Western blotting of proteins is customarily performed following their separation on polyacrylamide gels, either prior to staining (1) or, as recently reported, following staining (2). We describe here Western blotting with stained gels, which had been dried and some of which had been stored for years. This procedure permits immunological analysis of proteins, to which antisera may have become available only later, or where the application of newly developed sensitive detection methods is desired. Once rehydration of the gels is achieved, proteins can be-transferred to blotting membranes by any appropriate protocol. Proteins stained with Coomassie Blue have to be detected with a non-chromogenic method, such as the film-based enhanced chemiluminescence (ECL)2) procedure (3). Silver stained proteins, which transfer in the colorless form, may be visualized by any detection method, although, because of the usually very low amounts of proteins, detection by ECL is preferable. Blotting of stained proteins from rehydrated gels is as rapid and as quantitative as from freshly prepared gels, in contrast to blotting from wet stained gels, which requires extensive washing and results in low transfer efficiency (2). Together with a photographic record of the gel pattern, unambiguous identification of immunoreactive proteins from complex mixtures is possible. Some further applications of this work are discussed.

  7. Electrically Induced Volume Modification of Ionic Porous Gels

    NASA Astrophysics Data System (ADS)

    El-Lessy, Hussein N.; Chen, Yuanye; Wang, Changjie; Hu, Zhibing; Li, Yong

    1997-10-01

    Volume alterations of conventional gels such as N-isopropylacrylamides (NIPA) have been widely tested via several mediums. However, mediums such as temperature and pH are often dependent variables difficult to control in some environments such as the human body. It is for this reason that this team has developed an ionic-porous-gel (IPG) capable of responding to an operatively induced electrical stimuli much rapidly than conventional gels. The volume transition of the IPG is tested for maximum shrinkage and expansion in de-ionized water. Results indicate that the gel has ionization and de-ionization properties similar to that of biological muscle, in that it will re-expand to near original size upon termination of electric field. The volume change is effected by the induced electro-osmolosis through the matrix of the gel. The permeability of IPG permits the transition of ions in and out of the gel, subsequently allowing for the active movement of water through the matrix, hence, affecting volume transitions. This experiment has shown the practicality of an operatively controlled polymer gel and its reactivity to numerous impulses. It is thus easy to discern the potential for further research application such as in the field of synthetic muscle development.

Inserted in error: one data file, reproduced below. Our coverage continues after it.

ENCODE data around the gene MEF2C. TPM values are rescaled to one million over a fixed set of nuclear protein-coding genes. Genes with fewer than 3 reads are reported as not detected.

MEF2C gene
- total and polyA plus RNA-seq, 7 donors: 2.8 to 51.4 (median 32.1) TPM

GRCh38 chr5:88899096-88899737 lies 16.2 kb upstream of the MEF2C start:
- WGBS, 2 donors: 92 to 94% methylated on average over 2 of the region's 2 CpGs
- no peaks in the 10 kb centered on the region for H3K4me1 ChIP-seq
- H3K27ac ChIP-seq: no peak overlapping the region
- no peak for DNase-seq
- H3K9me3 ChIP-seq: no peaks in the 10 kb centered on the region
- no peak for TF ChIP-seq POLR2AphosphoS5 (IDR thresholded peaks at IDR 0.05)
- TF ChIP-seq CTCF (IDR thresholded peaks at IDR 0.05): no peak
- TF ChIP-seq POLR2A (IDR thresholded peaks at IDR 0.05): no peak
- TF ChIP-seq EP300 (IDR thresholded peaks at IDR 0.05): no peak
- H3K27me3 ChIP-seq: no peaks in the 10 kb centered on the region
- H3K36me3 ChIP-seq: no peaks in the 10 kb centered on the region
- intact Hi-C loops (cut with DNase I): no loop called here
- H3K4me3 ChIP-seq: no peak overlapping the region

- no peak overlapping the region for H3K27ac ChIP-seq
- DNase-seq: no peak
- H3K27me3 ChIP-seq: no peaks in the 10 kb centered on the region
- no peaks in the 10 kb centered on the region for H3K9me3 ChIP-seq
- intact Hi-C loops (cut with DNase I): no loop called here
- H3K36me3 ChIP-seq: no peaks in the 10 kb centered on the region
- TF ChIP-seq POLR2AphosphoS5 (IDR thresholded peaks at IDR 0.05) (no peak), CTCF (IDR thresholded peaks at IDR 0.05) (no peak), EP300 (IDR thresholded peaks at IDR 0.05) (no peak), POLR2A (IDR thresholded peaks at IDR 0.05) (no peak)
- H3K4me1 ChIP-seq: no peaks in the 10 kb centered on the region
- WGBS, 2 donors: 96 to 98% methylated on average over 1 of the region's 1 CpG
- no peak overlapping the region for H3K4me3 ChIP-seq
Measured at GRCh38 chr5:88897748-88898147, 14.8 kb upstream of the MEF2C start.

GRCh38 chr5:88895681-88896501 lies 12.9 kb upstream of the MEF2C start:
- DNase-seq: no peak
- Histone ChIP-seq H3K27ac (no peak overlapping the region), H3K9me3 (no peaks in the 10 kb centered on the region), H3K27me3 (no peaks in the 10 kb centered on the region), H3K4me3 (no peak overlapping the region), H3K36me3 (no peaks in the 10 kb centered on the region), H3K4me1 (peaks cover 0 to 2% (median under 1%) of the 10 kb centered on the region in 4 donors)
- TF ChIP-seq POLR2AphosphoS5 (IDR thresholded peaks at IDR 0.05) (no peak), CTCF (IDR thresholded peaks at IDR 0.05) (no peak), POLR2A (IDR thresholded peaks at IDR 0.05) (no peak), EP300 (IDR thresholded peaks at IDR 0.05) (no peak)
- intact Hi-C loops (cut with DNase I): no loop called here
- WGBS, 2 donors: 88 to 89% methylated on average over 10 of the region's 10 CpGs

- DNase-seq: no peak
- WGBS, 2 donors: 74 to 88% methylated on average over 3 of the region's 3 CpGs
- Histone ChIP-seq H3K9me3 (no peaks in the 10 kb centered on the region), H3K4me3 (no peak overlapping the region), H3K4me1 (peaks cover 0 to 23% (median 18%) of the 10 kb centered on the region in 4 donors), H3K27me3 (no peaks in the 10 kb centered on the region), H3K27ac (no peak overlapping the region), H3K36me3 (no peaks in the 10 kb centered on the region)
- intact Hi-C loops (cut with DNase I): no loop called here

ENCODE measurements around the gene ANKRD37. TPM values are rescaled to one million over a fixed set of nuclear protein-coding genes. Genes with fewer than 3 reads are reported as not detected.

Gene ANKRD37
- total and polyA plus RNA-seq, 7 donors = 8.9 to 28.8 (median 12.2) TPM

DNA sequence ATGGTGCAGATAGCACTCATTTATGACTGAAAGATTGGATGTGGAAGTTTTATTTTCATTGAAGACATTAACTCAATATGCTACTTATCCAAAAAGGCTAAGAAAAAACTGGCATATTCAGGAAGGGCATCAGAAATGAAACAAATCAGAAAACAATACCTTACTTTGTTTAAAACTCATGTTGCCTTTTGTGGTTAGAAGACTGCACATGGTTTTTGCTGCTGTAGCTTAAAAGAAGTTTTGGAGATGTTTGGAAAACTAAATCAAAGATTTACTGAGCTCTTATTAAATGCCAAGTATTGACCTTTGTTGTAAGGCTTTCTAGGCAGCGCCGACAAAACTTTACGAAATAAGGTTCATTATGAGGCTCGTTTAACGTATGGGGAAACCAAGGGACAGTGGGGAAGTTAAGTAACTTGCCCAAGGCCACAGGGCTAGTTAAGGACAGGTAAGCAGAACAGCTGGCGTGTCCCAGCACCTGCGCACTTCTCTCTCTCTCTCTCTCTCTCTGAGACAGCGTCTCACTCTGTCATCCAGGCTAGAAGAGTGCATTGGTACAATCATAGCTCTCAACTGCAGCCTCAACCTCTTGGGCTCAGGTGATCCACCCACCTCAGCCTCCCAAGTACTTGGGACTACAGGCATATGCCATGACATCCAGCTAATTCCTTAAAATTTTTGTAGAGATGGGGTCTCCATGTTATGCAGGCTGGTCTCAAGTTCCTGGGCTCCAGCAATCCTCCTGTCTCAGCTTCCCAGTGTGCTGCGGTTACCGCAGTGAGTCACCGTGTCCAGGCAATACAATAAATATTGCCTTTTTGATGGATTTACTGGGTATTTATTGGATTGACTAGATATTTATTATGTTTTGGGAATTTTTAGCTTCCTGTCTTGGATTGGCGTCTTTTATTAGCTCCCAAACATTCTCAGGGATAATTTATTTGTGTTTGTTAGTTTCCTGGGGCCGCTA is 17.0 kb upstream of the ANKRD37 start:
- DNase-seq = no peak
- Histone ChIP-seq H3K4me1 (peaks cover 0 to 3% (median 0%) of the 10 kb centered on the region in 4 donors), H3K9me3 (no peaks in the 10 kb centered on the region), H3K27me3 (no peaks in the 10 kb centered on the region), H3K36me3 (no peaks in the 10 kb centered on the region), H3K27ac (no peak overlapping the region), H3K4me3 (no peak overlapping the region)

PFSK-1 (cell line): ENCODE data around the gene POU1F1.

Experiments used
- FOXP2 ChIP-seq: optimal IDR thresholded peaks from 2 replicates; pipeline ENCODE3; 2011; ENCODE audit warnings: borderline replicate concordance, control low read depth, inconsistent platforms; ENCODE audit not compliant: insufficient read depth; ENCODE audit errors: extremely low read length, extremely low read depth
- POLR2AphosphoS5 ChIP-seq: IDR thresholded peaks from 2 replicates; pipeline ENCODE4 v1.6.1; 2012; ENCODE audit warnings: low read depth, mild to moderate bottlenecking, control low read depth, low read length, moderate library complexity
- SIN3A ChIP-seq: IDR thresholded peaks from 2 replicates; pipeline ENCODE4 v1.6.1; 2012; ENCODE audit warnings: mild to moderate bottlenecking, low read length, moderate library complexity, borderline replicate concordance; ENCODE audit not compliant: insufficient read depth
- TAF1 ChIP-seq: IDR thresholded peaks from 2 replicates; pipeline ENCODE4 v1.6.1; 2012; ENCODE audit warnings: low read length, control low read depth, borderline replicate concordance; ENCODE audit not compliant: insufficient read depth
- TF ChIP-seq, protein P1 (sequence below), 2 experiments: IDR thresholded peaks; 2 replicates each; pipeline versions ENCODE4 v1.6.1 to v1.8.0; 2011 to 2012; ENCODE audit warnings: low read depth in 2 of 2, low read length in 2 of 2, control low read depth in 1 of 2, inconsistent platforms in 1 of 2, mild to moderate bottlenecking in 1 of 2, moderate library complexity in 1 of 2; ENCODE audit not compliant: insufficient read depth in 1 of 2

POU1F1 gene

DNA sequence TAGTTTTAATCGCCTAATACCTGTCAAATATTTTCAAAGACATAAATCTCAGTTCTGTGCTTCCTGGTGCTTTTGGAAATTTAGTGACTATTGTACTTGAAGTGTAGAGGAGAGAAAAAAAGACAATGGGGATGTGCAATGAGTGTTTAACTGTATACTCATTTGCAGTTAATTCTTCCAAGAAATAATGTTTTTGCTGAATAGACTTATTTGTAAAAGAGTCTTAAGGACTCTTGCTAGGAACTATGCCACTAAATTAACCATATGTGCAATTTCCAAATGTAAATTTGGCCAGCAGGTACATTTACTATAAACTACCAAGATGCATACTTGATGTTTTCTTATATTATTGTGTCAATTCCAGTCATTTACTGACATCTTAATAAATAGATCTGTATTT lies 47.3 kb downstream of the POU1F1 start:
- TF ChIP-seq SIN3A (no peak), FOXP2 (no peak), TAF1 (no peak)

8. Sol-Gel Synthesis and Thermal Evaluation of Cordierite–Zirconia Composites (Ce–ZrO 2 , Y–Ce–ZrO 2 )

    Microsoft Academic Search

    G. Senguttuvan; T. Settu; P. Kuppusamy; V. Kamaraj

    1999-01-01

    Cordierite and cordierite–zirconia composites (ceria- and yttria–ceria-stabilized zirconia) were prepared by sol-gel processing for different compositions. The precursor powders of these composites were studied using analytical techniques such as thermogravimetric analysis, differential thermal analysis, X-ray diffraction, and infrared spectroscopy for different temperatures to investigate the crystallization behavior of the material. It was observed that the cordierite–zirconia composite powders are crystallized

  9. Ionic liquid mediated sol–gel sorbents for hollow fiber solid-phase microextraction of pesticide residues in water and hair samples

    Microsoft Academic Search

    Mahmoud Ebrahimi; Zarrin Es‘haghi; Fatemeh Samadi; Mohammad-Saeid Hosseini

    2011-01-01

    An ionic liquid mediated sol–gel sorbents for hollow fiber solid-phase microextraction (HF-SPME) was developed for extraction of the pesticides: diazinon, fenitrothion, malathion, fenvalerate, phosalone and tridemorph from human hair and water samples. The analytes were subsequently analyzed with high performance liquid chromatography and diode array detection (HPLC–DAD). Preliminary experiments were carried out in order to study experimental conditions for pesticides’

  10. Aging of foamed gel used for subsurface permeability reduction

    SciTech Connect

    Miller, M.J.; Khilar, K.; Fogler, H.S. [Univ. of Michigan, Ann Arbor, MI (United States). Dept. of Chemical Engineering] [Univ. of Michigan, Ann Arbor, MI (United States). Dept. of Chemical Engineering